It is here that all three panelists agree. Complainant has not proven that Respondent registered the domain name in bad faith. Complainant has the burden of proof on this element. There is no proof that at the time the domain name was registered by Respondent, Respondent knew that Complainant had rights in the mark. There is no proof that Respondent is using the mark in a manner that is competitive with Complainant’s use, or in a manner that will be confusing to the general public. See Starwood Hotels & Resorts Worldwide, Inc. v. Samjo CellTech.Ltd, FA 406512 (Nat. Arb. Forum Mar. 9, 2005) (the complainant failed to establish that respondent registered and used the disputed domain name in bad faith because mere assertions of bad faith are insufficient for a complainant to establish Policy ¶ 4(a)(iii)); Graman USA Inc. v. Shenzhen Graman Indus. Co. FA 133676 (Nat. Arb. Forum Jan. 16, 2003) (general allegations of bad faith without supporting facts or specific examples do not supply a sufficient basis upon which the panel may conclude that the respondent acted in bad faith).
BASIS FOR DECISION
Because all three elements required under the ICANN Policy have not been established, the Panel concludes that relief shall be DENIED.
Panelists Mausner and Wallace are of the view that this denial shall be without prejudice to Complainant bringing a new action if Complainant obtains a registered trademark for CREDIT SAVVY and if Respondent or a transferee of Respondent ever uses the domain name for a commercial website which competes with Complainant’s products or services, as set forth in the trademark registration, or causes confusion to the general public. Fairness, and the prevention of confusion to the public, dictates this result.
Panelist Judge Yachnin is of the view that the denial should be with prejudice, and dissents to the majority’s determination that the dismissal shall be without prejudice. Judge Yachnin states the following in dissent:
Dismissal without prejudice sets a bad precedent, and there is no showing that Complainant deserves such an outcome in this case. When a denial is made it must be final. To grant Complainant the right to bring on the same case dependant on Respondent's action after the case is determined is not according finality to the issue, which both parties are entitled to.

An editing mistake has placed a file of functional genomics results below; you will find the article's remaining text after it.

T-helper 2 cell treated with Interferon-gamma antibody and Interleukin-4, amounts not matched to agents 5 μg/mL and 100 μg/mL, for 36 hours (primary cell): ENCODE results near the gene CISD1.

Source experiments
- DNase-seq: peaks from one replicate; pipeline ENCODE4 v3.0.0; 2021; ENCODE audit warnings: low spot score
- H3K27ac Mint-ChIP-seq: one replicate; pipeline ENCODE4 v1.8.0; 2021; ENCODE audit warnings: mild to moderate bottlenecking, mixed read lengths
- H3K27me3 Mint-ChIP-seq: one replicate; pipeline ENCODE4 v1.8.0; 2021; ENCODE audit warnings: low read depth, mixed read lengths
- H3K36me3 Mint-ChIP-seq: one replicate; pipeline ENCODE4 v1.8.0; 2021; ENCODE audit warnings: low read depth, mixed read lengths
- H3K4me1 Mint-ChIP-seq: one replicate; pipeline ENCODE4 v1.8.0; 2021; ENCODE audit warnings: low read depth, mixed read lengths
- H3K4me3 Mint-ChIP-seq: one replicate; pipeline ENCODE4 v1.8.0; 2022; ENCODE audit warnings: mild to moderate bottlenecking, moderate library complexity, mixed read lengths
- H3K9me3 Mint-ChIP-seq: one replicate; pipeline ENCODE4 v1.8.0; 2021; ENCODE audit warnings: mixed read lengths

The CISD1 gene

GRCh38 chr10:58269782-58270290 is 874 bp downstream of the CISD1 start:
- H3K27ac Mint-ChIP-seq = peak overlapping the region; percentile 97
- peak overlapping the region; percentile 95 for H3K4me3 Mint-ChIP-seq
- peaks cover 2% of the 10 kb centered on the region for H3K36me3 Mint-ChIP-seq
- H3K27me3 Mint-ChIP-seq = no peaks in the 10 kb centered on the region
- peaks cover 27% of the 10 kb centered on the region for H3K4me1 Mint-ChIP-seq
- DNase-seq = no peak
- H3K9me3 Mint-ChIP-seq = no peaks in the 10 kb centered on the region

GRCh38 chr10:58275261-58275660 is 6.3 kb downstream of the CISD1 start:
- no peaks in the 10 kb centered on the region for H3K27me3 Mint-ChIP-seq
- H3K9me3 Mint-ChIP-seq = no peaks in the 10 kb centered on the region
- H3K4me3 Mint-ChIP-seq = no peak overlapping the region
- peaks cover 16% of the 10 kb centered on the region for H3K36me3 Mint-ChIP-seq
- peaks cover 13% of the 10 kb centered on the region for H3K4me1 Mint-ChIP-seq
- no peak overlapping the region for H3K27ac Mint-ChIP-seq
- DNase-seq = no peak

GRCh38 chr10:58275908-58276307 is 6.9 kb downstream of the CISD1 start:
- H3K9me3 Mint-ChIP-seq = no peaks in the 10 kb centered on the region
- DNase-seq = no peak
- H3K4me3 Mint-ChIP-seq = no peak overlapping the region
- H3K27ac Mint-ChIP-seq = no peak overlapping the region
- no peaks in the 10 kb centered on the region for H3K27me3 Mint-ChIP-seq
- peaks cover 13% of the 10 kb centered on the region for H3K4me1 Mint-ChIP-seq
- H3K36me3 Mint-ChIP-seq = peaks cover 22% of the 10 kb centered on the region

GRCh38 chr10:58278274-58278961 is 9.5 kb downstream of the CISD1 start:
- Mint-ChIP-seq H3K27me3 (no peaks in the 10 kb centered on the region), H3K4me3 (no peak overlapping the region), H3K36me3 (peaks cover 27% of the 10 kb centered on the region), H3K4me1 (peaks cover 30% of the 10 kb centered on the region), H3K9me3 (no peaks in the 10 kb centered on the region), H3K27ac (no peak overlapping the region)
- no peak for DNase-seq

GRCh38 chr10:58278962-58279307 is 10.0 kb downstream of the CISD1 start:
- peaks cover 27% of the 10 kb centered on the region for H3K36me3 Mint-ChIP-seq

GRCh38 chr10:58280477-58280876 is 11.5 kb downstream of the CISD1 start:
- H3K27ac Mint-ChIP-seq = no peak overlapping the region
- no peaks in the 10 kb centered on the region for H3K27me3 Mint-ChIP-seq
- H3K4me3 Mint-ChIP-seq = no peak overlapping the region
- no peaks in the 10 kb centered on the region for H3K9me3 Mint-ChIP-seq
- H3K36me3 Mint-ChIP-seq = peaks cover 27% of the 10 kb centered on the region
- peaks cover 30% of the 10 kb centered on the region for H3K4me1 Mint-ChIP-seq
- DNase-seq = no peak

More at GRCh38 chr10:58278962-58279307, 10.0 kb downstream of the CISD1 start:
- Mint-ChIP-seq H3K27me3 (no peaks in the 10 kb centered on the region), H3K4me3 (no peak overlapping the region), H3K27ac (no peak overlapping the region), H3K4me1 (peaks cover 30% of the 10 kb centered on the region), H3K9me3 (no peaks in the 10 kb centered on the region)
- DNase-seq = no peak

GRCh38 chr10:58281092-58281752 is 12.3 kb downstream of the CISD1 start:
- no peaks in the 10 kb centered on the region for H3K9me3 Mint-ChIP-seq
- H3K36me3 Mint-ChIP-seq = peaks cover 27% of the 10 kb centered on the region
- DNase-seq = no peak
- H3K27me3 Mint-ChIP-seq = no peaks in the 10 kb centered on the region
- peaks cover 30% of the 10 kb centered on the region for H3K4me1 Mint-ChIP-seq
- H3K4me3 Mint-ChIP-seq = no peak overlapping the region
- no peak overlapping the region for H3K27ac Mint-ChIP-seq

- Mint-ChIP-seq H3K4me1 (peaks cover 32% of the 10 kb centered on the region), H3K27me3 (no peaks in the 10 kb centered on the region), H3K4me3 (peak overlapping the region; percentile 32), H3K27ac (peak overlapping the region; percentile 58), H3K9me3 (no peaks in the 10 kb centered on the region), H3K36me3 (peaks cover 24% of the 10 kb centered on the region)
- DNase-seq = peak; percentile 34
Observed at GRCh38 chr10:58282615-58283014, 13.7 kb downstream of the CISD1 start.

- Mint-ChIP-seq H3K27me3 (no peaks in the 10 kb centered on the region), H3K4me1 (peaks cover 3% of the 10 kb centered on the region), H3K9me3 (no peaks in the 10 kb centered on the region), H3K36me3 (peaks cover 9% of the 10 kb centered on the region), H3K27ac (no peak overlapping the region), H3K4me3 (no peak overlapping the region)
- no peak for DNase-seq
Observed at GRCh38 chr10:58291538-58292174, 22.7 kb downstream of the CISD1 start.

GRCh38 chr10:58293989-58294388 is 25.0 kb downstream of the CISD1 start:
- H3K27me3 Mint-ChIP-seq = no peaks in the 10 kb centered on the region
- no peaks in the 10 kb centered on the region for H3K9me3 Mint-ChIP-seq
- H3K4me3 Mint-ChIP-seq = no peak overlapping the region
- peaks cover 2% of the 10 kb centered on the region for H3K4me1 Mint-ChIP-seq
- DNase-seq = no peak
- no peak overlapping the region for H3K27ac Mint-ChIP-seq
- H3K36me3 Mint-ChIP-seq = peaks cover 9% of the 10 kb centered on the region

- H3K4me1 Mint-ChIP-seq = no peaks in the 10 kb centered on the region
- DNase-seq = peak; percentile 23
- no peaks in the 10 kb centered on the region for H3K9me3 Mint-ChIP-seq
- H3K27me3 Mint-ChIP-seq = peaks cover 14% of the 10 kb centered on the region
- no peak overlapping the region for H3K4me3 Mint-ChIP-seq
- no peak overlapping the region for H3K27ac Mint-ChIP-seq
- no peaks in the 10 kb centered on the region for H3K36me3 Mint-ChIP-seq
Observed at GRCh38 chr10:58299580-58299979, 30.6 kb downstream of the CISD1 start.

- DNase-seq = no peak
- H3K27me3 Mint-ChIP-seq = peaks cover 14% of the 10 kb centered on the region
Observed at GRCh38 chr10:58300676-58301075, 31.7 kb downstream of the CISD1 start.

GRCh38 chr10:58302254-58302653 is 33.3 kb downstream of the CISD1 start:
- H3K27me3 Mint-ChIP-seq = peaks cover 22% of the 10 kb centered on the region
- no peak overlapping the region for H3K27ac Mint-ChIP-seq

The rules require certain allegations and proof. The neglect of Complainant to allege these and then allow him to get away with it makes the rules into a mockery. To be sure, Complainant is entitled to his day in court, which he has certainly obtained. However, he is entitled to only one crack at the bat, not more, and that is exactly what he is being allowed. If Complainant was a layperson, and did not have counsel, then perhaps some leniency could be extended. But even then, when the nonadherence to certain rules can be ameliorated, certainly this is never permitted for the basic rules, the ones that go to the very heart of the proceedings, and the violation in the Claim before us is so basic that this Panel really has no jurisdiction to issue any order alleviating Complainant of the consequences of his act. Complainant is not a layperson but a member of the bar, and it is his responsibility to comply with rules. He is a licensed member of the bar, a person trained in the law and how to comply with it, and must be subjected to a far higher degree of compliance than the average man on the street.
Relief is DENIED, without prejudice to Complainant bringing a new proceeding but only if Complainant obtains a registered trademark for CREDIT SAVVY and if Respondent or a transferee of Respondent ever uses the domain name for a commercial website which competes with Complainant’s products or services, as set forth in the trademark registration, or causes confusion to the general public.
Jeffrey N. Mausner, Chairman.
Anne M. Wallace, Q.C., Panelist.
Judge Ralph Yachnin (Ret.), Panelist.
Dated: October 25, 2005